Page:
The attack follows Cell C’s decision to lobby the industry regulator, the Independent Communications Authority of South Africa (Icasa), to postpone this Friday’s reduction in mobile termination rates — these are wholesale internetwork call charges that play a role in retail prices — pending an urgent review to determine the effectiveness of the regulations governing them.
MTN South Africa chief corporate service officer Robert Madzonga describes Cell C’s call as “extraordinary” and says it suggests a “serious lack of planning”.
Cell C is arguing strongly for the continuation of an “asymmetric” tariff regime whereby smaller players, including itself, pay less to bigger operators MTN and Vodacom to carry calls onto their networks that the other way around.
When Icasa began cutting termination rates three years ago, it introduced asymmetry at a level of 20%. This was reduced to 15% in 2012 and is due to fall to 10% this Friday when the rates are cut again.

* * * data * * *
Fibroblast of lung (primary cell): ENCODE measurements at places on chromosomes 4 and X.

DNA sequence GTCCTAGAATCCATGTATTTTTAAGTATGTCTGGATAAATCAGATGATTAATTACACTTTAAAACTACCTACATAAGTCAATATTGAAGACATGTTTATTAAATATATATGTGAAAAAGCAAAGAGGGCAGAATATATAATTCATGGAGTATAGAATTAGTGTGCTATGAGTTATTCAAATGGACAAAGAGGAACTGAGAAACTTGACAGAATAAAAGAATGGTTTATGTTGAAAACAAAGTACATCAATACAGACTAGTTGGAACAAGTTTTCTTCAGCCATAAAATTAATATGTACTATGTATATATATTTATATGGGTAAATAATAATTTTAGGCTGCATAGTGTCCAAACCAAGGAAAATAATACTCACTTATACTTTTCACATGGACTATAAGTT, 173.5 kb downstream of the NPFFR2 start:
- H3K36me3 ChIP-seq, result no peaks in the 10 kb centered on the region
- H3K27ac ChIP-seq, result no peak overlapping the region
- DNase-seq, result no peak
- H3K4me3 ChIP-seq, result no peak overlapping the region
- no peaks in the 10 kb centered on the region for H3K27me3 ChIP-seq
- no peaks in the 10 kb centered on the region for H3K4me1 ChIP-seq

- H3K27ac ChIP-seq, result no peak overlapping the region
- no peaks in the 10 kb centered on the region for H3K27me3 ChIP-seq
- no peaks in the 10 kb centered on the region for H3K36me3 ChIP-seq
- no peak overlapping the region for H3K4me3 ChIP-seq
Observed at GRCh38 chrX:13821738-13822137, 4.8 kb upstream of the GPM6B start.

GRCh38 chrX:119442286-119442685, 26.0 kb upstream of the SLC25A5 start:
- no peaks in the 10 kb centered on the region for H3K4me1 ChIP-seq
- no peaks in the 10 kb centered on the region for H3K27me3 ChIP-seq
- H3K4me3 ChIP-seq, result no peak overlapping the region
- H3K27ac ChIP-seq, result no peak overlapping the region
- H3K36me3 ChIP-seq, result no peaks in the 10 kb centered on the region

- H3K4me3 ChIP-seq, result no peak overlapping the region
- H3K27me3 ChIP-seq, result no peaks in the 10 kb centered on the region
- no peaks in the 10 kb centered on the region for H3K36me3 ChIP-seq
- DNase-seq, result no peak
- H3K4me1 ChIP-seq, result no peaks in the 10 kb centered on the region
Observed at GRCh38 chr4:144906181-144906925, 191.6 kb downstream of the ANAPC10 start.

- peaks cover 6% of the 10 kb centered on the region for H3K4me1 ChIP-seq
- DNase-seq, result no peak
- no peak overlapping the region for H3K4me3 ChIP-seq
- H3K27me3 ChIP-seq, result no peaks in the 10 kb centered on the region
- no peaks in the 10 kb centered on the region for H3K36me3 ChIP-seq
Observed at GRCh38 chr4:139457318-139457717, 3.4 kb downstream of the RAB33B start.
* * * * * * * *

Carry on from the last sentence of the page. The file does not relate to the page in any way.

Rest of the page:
Cell C has called for “sustained asymmetry for smaller operators until they achieve a competitive degree of scale”.
But Madzonga says MTN is dead against asymmetry in termination rates, saying it’s not justified by underlying technology differences and distorts competition.
“Rather than encouraging small operators to become more efficient, it just increases larger operators’ costs,” he says. “International best practice confirms that any mobile termination rate asymmetry must be grounded in objective cost differences and should not be granted for more than four years. This encourages operators to become more efficient and not rely on continuous regulatory subsidies to compete.”
Madzonga says MTN will cut termination rates to the prescribed 40c/minute on 1 March, saying the regulations that govern the price cuts were the result of a “rigorous market review process and a year-long consultation in which Cell C participated fully”.
“By law, any change to these regulations needs to follow the same rigorous process,” he adds. “The new cuts, and the reduced levels of asymmetry, have been on the table for several years. MTN has adjusted its business model to take these changes into account.
“It is deeply disturbing that Cell C, the self-proclaimed South African consumer champion, is now asking Icasa to change the law at the last minute so they can keep their mobile termination rates up when the industry was told they would fall years ago.” — (c) 2013 NewsCentral Media